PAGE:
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Maths, Physics & Chemistry

Taking off with quantum sensors on unstaffed aerial vehicles

The extraordinary performance of quantum sensors based on cold atoms will enhance our understanding of the world around us. While ground-based devices are currently in use, their deployment by Unstaffed Aerial Vehicles (UAV's) requires significant reductions in size, weight, and power. This work has realised the first step towards the deployment of cold atom-based sensors on UAV’s.

Credits: Unsplash
by Jamie Vovrosh | Research Fellow

Jamie Vovrosh is Research Fellow at University of Birmingham.

Jamie Vovrosh is also an author of the original article

, Farzad Hayati | Professor

Farzad Hayati is Professor at University of Birmingham.

Farzad Hayati is also an author of the original article

Edited by

Isa Ozdemir

Senior Scientific Editor

Views 506
Reading time 3 min
published on Oct 13, 2023
Today, we use unstaffed aerial vehicles (UAVs) with a diverse array of sensors in a wide range of applications including aerial photography, precision agriculture, environmental monitoring (i.e. forest fire and river monitoring), and infrastructure inspections. For instance, magnetometers are used on UAVs in archeological applications as well as for mineral exploration. 
Quantum sensors perform highly sensitive measurements of physical parameters, such as magnetic fields or gravity, utilising the quantum nature of matter. One of a number of advantages over existing sensors is that by utilising the fundamental properties of atoms, they can perform low drift measurements. This means their measurements can remain accurate over longer time scales than existing sensors. The extraordinary performance offered by quantum sensors has already been realised with ground-based sensors in real world applications including locating buried utility tunnels and performing long term monitoring of magma flows in a volcano. While ground-based quantum sensors are already beginning to be used and are beginning to enter the commercial market, significant improvements in robustness to motion, reductions in size, weight, and power are required for such devices to be deployable by UAVs. 
To provide the first steps towards realising cold atom sensors on UAVs, researchers from the University of Birmingham and University of Strathclyde developed a compact device, called a Magneto-optical trap (MOT), a core common component of a large number of quantum sensors. A MOT uses light and magnetic fields to trap laser cooled rubidium atoms in clouds. In the case of this MOT they where roughly 2 mm in diameter and cloud consisted of roughly 21 million atoms in a very small package.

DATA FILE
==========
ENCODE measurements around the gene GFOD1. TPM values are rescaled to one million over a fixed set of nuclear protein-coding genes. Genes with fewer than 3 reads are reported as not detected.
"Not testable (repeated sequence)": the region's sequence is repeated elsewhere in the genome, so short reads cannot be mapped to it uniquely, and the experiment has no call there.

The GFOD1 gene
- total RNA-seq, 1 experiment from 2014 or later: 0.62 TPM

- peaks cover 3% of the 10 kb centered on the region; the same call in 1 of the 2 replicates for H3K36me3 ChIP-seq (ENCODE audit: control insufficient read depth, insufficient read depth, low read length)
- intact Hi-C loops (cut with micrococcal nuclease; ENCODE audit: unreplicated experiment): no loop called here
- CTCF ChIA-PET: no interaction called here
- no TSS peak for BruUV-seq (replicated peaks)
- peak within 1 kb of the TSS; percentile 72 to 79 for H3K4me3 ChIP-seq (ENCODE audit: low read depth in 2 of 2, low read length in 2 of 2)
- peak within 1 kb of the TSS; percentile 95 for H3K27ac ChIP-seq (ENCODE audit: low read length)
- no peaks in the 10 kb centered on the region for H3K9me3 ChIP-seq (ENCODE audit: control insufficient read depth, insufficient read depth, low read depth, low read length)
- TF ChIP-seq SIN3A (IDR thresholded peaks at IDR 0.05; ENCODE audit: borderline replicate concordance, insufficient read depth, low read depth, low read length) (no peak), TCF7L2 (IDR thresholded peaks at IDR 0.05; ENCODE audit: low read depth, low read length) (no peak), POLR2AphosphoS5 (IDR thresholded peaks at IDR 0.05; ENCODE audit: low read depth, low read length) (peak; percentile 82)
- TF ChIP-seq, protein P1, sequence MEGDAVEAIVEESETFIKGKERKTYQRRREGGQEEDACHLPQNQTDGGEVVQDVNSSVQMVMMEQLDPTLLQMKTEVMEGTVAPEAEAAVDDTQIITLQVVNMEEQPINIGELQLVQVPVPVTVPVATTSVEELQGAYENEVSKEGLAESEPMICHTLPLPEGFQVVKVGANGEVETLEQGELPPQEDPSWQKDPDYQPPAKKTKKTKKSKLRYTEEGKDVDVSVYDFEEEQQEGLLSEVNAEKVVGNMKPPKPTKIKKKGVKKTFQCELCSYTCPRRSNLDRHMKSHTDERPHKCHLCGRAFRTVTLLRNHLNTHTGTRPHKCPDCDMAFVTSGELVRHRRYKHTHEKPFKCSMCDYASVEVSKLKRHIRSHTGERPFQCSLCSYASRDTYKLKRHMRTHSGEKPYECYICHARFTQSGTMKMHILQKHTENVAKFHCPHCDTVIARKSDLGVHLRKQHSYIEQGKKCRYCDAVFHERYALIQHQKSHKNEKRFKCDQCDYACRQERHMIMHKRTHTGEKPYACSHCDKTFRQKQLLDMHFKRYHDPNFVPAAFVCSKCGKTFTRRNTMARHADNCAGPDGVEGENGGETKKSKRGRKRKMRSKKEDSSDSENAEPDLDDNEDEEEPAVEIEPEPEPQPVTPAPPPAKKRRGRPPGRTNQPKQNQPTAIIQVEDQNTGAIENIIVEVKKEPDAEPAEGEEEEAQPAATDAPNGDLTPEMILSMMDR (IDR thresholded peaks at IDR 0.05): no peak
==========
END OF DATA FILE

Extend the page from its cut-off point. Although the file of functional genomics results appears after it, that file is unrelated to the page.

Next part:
To test the compact MOT during the flight, we mounted it to a UAV along with two lithium polymer batteries. These batteries provided power to both the compact MOT system and the UAV, although the power consumption of the MOT system was negligible compared to the UAV. We set the system to generate atom clouds periodically while on the ground and left the system to run autonomously throughout the test flight. The system was then flown to a height of roughly 10 m, after which it hovered for 10 minutes before landing. During the test flight, MOT generated several cold atom clouds demonstrating the operation of a cold atom system on a UAV for the first time. 

This compact MOT system represents the first step towards realising the high precision and low-drift measurements offered by cold atom-based sensors in a portable UAV package. Once developed, we expect that drone portable quantum sensors will enhance our ability to understand and monitor the world around us. They may be particularly useful to reach inaccessible or hazardous locations such as on the steep sides of volcanoes or in dense forests. They will also be beneficial when rapid redeployment of sensors is required as in cases of time-varying features for applications such as hydrological monitoring. Furthermore, future UAV portable systems could be used for the automated deployment and redeployment of quantum sensors to enable large area surveys, for example in archaeological applications, enabling the detection of buried cities or lost tombs, or for monitoring ground water levels over large areas. 
Original Article:
Earl, L., Vovrosh, J., Wright, M., Roberts, D., Winch, J., Perea-Ortiz, M., Lamb, A., Hayati, F., Griffin, P., Metje, N., Bongs, K., & Holynski, M. (2022). Demonstration of a Compact Magneto-Optical Trap on an Unstaffed Aerial Vehicle. Atoms, 10(1). https://doi.org/10.3390/atoms10010032

Edited by:

Isa Ozdemir , Senior Scientific Editor

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